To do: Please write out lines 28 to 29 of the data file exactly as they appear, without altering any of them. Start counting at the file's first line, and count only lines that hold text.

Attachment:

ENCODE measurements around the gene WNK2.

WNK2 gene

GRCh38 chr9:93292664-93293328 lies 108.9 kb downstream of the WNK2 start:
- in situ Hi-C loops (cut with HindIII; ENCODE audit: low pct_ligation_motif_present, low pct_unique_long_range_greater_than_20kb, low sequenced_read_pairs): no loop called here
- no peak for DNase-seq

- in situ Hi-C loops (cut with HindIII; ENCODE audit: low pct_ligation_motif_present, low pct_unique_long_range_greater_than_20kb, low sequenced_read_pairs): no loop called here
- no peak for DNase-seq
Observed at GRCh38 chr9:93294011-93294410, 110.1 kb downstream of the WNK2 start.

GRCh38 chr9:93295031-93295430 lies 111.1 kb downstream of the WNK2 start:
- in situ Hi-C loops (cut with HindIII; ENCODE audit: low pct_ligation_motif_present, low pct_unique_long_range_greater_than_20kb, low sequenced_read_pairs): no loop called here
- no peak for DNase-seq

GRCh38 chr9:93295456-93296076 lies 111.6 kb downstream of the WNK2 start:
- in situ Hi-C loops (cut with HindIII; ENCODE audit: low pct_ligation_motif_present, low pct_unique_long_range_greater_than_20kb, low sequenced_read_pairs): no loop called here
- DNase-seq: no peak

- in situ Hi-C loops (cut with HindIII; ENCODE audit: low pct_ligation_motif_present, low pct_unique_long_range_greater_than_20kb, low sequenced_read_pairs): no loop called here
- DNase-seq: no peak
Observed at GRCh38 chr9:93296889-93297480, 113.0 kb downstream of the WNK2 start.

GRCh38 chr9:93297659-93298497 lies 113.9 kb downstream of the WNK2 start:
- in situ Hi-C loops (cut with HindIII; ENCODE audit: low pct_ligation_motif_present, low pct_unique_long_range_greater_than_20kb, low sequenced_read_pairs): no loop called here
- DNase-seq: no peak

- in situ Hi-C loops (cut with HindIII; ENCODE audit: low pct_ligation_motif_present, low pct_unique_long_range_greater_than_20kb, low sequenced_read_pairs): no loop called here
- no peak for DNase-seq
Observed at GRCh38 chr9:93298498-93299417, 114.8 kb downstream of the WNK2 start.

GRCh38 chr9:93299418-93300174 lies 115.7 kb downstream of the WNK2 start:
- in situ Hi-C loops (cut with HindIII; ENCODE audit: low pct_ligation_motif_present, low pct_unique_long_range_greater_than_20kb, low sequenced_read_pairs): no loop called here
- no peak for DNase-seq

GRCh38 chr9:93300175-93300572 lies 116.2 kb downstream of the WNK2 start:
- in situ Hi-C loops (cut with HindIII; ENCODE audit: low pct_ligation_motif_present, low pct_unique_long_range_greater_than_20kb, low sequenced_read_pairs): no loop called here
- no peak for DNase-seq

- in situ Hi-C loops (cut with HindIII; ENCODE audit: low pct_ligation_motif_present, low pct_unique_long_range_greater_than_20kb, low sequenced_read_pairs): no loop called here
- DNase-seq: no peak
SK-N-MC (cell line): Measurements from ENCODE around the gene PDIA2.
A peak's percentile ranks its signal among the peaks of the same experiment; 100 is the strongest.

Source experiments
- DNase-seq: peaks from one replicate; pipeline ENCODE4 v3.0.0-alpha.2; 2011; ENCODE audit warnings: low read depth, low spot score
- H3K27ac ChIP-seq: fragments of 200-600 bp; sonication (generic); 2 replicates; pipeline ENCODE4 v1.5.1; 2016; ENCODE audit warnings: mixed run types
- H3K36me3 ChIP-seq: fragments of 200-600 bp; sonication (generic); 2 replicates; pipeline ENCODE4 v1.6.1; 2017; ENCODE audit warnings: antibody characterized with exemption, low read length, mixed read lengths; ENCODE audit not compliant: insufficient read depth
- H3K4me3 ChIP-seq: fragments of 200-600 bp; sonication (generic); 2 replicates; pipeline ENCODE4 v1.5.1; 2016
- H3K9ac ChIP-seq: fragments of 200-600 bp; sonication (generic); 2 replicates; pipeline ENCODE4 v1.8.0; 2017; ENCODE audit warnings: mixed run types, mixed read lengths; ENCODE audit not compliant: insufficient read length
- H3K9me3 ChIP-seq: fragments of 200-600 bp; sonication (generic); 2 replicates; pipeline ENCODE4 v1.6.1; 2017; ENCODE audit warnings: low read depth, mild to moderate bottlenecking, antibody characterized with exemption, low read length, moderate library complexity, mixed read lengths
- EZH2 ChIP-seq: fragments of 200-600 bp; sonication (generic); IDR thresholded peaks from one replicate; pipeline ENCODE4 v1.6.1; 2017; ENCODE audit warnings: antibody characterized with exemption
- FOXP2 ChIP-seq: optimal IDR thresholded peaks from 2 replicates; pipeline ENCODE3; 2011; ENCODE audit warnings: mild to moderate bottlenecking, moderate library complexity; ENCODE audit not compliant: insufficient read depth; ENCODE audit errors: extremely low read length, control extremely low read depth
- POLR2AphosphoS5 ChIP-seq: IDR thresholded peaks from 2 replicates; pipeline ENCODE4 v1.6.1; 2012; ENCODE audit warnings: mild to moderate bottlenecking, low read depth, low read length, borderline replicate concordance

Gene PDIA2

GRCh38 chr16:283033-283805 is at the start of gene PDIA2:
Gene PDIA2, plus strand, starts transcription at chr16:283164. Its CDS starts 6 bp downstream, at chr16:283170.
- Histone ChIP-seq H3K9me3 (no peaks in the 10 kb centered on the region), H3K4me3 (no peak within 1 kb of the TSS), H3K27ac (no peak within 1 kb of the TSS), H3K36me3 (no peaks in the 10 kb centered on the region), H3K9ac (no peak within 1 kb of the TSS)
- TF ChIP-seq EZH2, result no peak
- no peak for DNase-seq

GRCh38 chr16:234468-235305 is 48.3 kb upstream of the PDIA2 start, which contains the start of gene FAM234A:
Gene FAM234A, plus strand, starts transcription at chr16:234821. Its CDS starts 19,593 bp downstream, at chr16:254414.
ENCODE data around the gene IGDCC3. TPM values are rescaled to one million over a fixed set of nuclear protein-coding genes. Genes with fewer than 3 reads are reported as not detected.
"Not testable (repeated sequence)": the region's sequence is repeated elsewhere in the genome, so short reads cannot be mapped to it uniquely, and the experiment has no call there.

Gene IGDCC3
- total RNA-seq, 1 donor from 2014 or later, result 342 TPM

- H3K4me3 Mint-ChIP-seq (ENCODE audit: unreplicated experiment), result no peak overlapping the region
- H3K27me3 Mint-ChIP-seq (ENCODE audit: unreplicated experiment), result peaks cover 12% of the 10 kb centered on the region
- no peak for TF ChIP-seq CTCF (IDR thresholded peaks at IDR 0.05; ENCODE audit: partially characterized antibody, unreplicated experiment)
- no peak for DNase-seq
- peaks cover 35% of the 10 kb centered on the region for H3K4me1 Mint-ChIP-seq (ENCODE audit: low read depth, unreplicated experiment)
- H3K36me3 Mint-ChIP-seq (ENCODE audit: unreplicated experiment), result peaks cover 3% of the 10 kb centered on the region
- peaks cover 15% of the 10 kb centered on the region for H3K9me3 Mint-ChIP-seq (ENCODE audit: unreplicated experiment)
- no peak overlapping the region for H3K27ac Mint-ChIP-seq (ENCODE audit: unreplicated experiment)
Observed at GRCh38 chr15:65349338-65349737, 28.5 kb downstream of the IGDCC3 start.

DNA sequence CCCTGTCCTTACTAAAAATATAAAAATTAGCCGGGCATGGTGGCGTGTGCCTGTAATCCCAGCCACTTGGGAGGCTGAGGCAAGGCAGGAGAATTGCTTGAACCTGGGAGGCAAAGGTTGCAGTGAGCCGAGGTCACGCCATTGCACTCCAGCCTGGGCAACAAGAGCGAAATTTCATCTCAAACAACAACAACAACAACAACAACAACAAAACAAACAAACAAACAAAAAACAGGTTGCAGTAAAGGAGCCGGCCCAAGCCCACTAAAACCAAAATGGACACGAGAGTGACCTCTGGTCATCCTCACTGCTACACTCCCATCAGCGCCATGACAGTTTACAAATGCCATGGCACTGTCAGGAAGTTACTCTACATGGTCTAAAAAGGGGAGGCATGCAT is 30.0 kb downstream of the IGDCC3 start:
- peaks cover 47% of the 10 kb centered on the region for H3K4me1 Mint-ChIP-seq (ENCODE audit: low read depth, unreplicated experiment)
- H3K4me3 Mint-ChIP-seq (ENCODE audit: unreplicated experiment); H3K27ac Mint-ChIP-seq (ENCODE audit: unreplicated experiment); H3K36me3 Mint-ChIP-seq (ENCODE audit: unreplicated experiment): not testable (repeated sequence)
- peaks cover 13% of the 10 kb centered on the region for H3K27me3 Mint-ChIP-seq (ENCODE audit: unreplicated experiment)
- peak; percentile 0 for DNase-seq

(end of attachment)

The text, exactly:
- in situ Hi-C loops (cut with HindIII; ENCODE audit: low pct_ligation_motif_present, low pct_unique_long_range_greater_than_20kb, low sequenced_read_pairs): no loop called here
- no peak for DNase-seq